Kedo Abdula washes her hands with ashes outside her family’s latrine, in the village of Maderia, in Gemechis, a woreda (district) of Oromia Region. “It’s been a year since my husband built this latrine,” she said. “In the past, we used to share a latrine with three other households. We decided to build our own because, when there are a lot of children in the other households, it’s difficult to keep the latrine clean, exposing the children to different diseases.” Twenty-one-month-old Fenete Abdela is the couple’s only child. Ms. Abdula hopes to have three or four children but is currently practicing family planning; she hopes to try for another child when Fenete reaches 3 or 4 years of age. “When I was growing up, I had three sisters and two brothers, she said. “My mother didn't plan her children, and I can see the differences between my childhood and my daughter's. I'm taking good care of my daughter – breastfeeding and nutritional foods. My mother had many children to look after. How can I give proper care to many children? It's not possible. My father was an old man; my mother had to work for the survival of the family. I had to withdraw from school as we didn't have the money to pay for books, but I'll make sure that I send Fenete to school.” Ms. Abdula's brother also had to withdraw from school for monetary reasons. He later died from an illness at age 8. Ms. Abdula’s younger brother and two younger sisters continue to go to school; her other sister does not attend school. Ms. Abdula's husband is a farmer; he mostly grows cereals, such as maize, sorghum and wheat. She supports their livelihood by feeding the livestock, cooking, cleaning and washing laundry for the family, in addition to looking after Fenete..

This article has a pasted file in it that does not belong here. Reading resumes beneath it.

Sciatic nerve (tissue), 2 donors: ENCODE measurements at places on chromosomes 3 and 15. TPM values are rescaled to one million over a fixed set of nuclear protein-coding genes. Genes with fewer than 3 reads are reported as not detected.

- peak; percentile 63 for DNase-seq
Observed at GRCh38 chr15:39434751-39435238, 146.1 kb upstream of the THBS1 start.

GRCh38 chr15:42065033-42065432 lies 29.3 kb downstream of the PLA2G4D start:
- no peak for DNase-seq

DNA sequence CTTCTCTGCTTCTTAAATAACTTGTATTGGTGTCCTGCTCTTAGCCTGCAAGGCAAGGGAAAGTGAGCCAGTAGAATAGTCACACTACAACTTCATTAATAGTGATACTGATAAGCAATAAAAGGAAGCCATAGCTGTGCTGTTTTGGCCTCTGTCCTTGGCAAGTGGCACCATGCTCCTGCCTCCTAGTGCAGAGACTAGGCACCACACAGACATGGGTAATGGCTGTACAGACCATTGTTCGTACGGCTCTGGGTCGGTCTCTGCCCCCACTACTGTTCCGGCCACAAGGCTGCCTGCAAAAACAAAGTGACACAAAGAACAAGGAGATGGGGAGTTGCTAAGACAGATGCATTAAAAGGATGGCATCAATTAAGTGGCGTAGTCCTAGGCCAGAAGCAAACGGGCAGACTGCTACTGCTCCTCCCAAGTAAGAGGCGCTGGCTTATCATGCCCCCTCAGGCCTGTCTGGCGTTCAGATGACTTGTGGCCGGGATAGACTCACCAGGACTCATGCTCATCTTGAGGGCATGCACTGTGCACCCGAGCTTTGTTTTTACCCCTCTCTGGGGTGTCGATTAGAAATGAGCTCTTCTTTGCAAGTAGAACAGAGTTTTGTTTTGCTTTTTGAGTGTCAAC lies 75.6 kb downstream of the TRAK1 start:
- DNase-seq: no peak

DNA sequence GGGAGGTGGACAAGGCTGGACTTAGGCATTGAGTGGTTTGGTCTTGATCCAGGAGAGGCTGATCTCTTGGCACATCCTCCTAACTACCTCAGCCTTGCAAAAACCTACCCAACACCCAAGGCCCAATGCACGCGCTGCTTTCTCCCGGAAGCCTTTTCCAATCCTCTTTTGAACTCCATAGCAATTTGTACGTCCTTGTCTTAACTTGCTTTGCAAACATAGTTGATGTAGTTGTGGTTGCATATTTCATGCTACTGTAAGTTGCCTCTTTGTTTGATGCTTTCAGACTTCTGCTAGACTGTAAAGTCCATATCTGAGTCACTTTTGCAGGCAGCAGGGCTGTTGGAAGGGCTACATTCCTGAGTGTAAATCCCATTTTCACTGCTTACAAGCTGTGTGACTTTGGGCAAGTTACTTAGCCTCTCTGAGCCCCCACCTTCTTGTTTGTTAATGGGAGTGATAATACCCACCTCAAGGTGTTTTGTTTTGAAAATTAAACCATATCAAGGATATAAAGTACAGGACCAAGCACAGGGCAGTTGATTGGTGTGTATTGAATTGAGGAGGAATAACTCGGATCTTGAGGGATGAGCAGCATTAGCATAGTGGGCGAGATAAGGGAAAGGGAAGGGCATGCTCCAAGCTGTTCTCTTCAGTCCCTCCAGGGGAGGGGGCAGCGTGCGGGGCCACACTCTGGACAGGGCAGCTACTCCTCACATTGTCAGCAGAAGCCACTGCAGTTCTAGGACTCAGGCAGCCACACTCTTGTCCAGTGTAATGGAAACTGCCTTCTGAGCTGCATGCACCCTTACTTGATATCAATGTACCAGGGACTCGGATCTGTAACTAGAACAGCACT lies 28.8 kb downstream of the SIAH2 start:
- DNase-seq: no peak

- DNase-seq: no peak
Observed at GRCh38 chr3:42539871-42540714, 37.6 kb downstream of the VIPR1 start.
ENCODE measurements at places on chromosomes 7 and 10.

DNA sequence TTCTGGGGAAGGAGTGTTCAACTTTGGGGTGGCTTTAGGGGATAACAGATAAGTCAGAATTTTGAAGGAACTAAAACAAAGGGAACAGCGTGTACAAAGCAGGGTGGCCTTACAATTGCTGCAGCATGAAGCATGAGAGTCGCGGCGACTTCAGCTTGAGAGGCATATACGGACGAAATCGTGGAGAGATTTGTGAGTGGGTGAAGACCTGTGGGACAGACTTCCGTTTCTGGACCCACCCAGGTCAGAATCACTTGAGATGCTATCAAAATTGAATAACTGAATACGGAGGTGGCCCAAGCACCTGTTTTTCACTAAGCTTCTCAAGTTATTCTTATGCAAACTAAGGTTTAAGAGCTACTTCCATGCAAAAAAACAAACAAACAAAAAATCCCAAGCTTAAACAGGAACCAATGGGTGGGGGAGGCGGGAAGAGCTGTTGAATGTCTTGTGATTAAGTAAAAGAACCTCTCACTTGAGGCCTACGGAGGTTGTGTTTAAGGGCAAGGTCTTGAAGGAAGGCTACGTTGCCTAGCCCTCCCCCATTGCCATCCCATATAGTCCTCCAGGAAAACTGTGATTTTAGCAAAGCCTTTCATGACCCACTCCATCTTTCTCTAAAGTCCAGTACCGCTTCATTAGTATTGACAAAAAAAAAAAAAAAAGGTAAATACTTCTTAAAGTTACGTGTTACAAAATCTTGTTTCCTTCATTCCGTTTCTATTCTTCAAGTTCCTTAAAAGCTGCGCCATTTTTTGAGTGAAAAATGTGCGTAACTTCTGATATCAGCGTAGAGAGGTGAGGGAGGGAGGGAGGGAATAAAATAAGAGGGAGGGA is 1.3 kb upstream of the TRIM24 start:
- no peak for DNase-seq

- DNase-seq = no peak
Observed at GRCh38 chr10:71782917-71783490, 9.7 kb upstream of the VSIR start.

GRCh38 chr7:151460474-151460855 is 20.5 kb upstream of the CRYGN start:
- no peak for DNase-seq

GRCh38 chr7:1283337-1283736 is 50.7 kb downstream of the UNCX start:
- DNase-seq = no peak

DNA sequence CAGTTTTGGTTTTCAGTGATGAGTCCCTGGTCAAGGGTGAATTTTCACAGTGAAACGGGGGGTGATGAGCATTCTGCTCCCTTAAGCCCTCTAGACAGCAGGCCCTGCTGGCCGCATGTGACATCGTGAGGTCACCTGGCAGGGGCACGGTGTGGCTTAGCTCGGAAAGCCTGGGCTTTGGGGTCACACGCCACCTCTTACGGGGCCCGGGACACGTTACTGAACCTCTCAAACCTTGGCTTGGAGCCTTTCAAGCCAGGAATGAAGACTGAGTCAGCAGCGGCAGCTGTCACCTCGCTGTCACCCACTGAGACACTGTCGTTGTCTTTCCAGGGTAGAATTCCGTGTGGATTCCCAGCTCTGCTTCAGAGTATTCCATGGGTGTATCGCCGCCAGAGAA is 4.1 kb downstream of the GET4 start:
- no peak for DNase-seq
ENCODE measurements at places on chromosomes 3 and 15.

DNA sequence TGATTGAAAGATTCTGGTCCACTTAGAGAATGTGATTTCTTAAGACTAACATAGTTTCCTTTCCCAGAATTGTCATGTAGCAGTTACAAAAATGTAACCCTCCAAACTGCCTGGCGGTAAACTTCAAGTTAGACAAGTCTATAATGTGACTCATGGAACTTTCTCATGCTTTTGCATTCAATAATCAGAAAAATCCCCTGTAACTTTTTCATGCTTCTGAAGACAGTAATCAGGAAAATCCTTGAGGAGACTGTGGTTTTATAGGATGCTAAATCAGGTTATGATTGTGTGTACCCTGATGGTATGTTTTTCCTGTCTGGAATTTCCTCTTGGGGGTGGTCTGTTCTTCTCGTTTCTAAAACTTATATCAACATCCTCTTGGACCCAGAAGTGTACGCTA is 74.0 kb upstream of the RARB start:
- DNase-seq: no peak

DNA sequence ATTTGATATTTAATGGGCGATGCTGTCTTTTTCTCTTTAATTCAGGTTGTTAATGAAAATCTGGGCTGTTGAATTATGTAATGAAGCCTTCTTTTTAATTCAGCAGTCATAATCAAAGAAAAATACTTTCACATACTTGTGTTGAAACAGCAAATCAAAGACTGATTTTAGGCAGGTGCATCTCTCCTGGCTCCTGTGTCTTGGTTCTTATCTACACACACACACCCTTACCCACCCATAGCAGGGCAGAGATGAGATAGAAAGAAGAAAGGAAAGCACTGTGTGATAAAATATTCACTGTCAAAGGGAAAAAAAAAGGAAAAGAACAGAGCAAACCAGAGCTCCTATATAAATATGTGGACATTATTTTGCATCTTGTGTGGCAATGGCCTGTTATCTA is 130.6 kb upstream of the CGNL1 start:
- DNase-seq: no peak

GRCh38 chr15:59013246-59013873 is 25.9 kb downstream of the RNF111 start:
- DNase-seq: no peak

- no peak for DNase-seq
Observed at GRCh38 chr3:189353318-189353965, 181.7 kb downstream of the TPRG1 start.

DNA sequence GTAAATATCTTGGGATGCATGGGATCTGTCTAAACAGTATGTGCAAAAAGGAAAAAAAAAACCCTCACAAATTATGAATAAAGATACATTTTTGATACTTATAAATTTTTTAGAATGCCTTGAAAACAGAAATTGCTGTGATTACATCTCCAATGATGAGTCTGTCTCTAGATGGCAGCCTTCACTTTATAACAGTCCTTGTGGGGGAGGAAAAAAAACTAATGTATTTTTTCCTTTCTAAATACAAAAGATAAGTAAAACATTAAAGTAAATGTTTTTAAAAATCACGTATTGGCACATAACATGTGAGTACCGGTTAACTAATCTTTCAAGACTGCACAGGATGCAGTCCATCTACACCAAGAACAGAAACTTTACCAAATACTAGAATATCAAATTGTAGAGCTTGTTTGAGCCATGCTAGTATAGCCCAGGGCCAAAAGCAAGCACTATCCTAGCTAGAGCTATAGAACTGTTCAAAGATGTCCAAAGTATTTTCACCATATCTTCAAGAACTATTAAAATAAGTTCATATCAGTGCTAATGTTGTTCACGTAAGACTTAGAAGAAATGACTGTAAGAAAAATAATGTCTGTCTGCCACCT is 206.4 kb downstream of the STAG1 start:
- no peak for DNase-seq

In July/August 2014, Ethiopia is nearing the end of a joint European Union (EU)-UNICEF national nutrition security programme that is building on government-led efforts to permanently reduce the rates of under-five child and maternal under-nutrition. The programme is part of a four-year (2011–2015) UNICEF/EU global initiative, with multiple regional, national and community partners. It focuses on four countries in sub-Saharan Africa and five in Asia but aims to influence nutrition-related policies throughout these regions. The Africa programme – Africa’s Nutrition Security Partnership (ANSP) – focuses on Burkina Faso, Ethiopia, Mali and Uganda. It is intended to benefit directly 1 million children and 600,000 pregnant and lactating women – and to benefit indirectly 25 million children and 5.5 million pregnant or lactating women across the continent over the long term. At the macro level, the programme builds policy capacity for nutrition security; institutional capacity; data and knowledge sharing; and the scale-up of nutrition interventions. At the national and district levels, it promotes government and community ownership of development processes, including training, mapping and the mobilization of intra-community networks, such as women’s groups. And it utilizes a cross-sector approach, combining nutrition, health, water and sanitation, agriculture and social protection interventions to maximize the positive effects on child and maternal nutrition. The goal is generational change in both institutional and individual beliefs and actions on nutrition – contributing, as well, to the achievement of the United Nations Millennium Development Goals (MDGs). ©UNICEF Ethiopia/2014/Nesbitt
Photo prise le 29 mai 2015 (© UNICEF Ethiopia / Flickr)